Reith v. County of Mountrail

Annotate this Case

104 N.W.2d 667 (1960)

Carl J. REITH, Executor of the Estate of Edward Carl Berg, Deceased, Appellant, v. COUNTY OF MOUNTRAIL and State of North Dakota, Respondents.

No. 7894.

Supreme Court of North Dakota.

August 6, 1960.

*668 Lyons & Beauclair, Valley City, for Estate of Edward Carl Berg, Decd., appellant.

Leslie R. Burgum, Atty. Gen., Dale H. Jensen, Asst. Atty. Gen., and Roger A. McKinnon, Bismarck, for respondents.

MORRIS, Judge.

On May 19, 1922 Edward Carl Berg, now deceased, made an application for the admission to the Grafton State School of his son Clifford Berg. The son was admitted to the school on August 11, 1922, where he remains. Mountrail County was billed for the care of Clifford Berg.

The father died in September 1957 and his estate is now in the course of probate in the County Court of Barnes County. Notice to creditors was published in May 1958 pursuant to the provisions of Section 30-1802 1957 Supplement to NDRC 1943. The last date for filing claims prescribed by this notice was August 1, 1958. The date for adjusting claims was set for August 15, 1958.

On August 18, 1958 the county auditor of Mountrail County filed a claim on behalf of that county against the estate of Edward Carl Berg for the care of Clifford Berg at the Grafton State School from August 11, 1922 to June 30, 1958 inclusive in the sum of $7,146.50. On August 23, 1958 the county auditor filed another claim for the additional amount of $2,760.59 as the State's share of the care of Clifford Berg for the quarter ending September 30, 1941 to the quarter ending June 30, 1958. The county court heard and denied both of these claims on the ground that they had been filed after the time prescribed by the notice to creditors had expired and were therefore barred under the provisions of Section 30-1804 NDRC 1943. The County of Mountrail appealed to the District Court of Barnes County and was joined therein by the State of North Dakota as an interested party. Section 30-1811 NDRC 1943. The district court, on appeal from the county court's order denying the allowance of these claims, reversed that order and caused judgment to be entered directing *669 that the claims be allowed and paid. The executor of the estate appeals from that judgment.

We first address our attention to the nature of the liability represented by these claims. The state school is maintained for the relief and instruction of the feebleminded and for the care and custody of the epileptic and idiotic of the state. Section 25-0402 NDRC 1943. The expense of the care, board and treatment of each inmate is a charge upon the county from which the inmate is sent. Section 25-0409 1957 Supplement NDRC 1943.

Section 25-0822 NDRC 1943 provides that:

"The person legally responsible for the support of any patient at the state school shall pay to the county treasurer monthly, for the use of the county or state, the amount properly chargeable for the care of such patient at such institution. The county treasurer shall retain for the county such amounts as may have been paid by the county on account of such care and shall remit the balance to the state treasurer. If the person liable to pay such amount fails or neglects to make payment upon demand by the county auditor, the board of county commissioners shall direct the state's attorney to bring suit for the recovery of such payments as are delinquent."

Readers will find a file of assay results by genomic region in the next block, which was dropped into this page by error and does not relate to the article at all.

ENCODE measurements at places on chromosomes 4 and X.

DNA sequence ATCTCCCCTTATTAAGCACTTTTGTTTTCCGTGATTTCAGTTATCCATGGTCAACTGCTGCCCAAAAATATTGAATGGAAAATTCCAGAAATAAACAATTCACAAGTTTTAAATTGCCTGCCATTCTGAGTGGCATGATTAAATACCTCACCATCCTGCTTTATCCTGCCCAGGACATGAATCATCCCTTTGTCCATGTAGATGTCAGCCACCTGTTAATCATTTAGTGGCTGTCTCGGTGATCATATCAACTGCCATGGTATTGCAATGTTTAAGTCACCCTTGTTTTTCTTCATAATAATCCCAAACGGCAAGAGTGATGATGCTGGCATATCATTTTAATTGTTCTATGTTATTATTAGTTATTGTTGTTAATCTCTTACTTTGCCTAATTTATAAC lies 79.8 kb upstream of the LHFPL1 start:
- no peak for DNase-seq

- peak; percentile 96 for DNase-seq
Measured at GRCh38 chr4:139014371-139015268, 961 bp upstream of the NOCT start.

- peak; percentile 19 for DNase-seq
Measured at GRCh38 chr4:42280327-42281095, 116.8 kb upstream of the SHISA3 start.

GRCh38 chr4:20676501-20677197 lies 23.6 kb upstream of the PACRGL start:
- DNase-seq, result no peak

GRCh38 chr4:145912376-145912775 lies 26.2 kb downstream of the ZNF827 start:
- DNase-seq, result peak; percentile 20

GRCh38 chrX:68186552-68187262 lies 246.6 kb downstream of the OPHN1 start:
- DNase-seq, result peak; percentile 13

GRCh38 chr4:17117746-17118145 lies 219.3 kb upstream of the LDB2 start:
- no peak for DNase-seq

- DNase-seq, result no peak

Section 25-0826 1957 Supplement to NDRC 1943, enacted as Section 21, Chapter 196, Session Laws N.D.1957, provides that:

"The county auditor is hereby authorized to collect the expenses for the treatment and maintenance of the county's patients at the state hospital, state school, or the state sanatorium, incurred by the county or the state, including the amount advanced by the state from the institutional support funds. Such expenses may be collected from such patients after they have been discharged from such institutions as cured, or from their estates if they are dead. "The full and actual costs of the county and state for care and treatment of patients hospitalized at the state hospital shall be collected monthly by the county auditor from the patient or his estate or from relatives responsible by law for such patient's support in all instances where such patient or responsible relatives are financially able to pay. * * * If the person liable for the payment of costs as provided herein shall fail or refuse to pay such amount, the county auditor shall inform the county mental health board, and it shall direct the state's attorney to bring suit for the recovery of delinquent payments."

Section 14-0910 NDRC 1943 makes it the duty of the father of a poor person who is unable to maintain himself by work to maintain such person to the extent of the father's ability.

Under the provisions of Section 25-0823 NDRC 1943 any person legally responsible for the support of a patient at the state school who is unable to pay for the care and support of the patient may apply to the county judge of the county from which the patient was admitted for a certificate to that effect. It does not appear that Edward Carl Berg during his lifetime ever secured such a certificate. On the other hand it does appear that the value of his estate is approximately $31,000.